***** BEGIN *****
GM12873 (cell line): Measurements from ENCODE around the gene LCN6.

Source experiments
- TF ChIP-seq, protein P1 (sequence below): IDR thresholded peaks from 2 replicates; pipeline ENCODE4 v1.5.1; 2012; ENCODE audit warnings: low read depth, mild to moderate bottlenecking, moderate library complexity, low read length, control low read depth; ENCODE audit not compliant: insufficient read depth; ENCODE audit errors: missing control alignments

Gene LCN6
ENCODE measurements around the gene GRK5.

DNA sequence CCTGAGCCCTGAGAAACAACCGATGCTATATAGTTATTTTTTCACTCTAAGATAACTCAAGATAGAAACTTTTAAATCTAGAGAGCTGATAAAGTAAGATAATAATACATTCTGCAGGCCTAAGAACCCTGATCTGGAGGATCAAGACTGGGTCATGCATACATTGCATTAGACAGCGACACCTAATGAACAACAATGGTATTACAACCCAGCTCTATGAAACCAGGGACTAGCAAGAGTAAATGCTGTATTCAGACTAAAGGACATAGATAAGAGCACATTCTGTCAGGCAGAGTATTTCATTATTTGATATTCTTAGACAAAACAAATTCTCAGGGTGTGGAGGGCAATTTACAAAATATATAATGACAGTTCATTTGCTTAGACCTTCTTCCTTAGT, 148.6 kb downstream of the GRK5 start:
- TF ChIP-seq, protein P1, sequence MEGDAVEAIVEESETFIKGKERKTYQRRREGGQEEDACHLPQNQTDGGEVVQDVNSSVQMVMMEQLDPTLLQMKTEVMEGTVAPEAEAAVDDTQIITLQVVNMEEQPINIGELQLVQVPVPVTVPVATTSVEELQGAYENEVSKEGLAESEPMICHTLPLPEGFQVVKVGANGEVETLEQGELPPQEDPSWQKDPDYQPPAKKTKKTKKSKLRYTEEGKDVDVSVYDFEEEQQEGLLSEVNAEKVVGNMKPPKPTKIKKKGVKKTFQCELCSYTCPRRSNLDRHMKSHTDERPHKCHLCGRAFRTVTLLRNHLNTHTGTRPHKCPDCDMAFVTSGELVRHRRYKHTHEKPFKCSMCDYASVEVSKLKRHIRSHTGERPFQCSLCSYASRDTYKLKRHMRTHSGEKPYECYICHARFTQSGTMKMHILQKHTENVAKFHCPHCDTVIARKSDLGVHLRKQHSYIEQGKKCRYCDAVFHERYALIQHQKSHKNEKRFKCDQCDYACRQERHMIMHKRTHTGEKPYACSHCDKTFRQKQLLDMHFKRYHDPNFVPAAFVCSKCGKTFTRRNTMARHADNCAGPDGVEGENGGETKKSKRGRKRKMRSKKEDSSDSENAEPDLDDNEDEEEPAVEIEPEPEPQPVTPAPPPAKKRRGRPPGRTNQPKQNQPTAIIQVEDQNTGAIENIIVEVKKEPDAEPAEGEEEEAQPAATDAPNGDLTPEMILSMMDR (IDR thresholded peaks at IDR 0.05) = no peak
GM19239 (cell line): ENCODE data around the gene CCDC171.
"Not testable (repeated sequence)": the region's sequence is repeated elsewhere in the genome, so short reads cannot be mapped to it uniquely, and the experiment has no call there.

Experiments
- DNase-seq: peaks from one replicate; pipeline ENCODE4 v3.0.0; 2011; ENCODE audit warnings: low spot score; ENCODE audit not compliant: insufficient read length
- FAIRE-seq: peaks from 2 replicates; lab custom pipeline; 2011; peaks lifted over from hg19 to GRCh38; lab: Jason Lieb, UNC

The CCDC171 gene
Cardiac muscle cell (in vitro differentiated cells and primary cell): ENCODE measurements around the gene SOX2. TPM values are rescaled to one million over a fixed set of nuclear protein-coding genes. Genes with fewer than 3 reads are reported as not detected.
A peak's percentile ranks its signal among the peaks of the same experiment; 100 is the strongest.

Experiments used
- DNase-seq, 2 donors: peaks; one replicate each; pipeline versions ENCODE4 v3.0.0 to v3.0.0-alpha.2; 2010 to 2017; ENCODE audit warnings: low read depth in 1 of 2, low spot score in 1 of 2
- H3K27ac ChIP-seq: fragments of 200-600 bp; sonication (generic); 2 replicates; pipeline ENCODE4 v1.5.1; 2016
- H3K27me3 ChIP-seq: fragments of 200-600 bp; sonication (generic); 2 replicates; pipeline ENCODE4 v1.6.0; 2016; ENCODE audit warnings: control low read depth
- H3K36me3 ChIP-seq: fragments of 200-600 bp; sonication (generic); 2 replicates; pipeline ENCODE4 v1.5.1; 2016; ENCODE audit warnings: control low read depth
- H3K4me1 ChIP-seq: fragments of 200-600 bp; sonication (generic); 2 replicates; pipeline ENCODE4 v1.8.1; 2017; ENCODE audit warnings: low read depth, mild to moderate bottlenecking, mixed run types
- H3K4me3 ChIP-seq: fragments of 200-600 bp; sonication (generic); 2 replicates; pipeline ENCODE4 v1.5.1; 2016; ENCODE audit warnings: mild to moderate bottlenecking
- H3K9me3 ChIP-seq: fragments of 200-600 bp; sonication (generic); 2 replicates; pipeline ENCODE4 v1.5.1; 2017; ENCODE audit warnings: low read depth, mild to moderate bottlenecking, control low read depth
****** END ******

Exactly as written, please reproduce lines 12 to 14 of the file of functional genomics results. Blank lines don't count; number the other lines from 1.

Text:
- FAIRE-seq: peaks from 2 replicates; lab custom pipeline; 2011; peaks lifted over from hg19 to GRCh38; lab: Jason Lieb, UNC

The CCDC171 gene
Cardiac muscle cell (in vitro differentiated cells and primary cell): ENCODE measurements around the gene SOX2. TPM values are rescaled to one million over a fixed set of nuclear protein-coding genes. Genes with fewer than 3 reads are reported as not detected.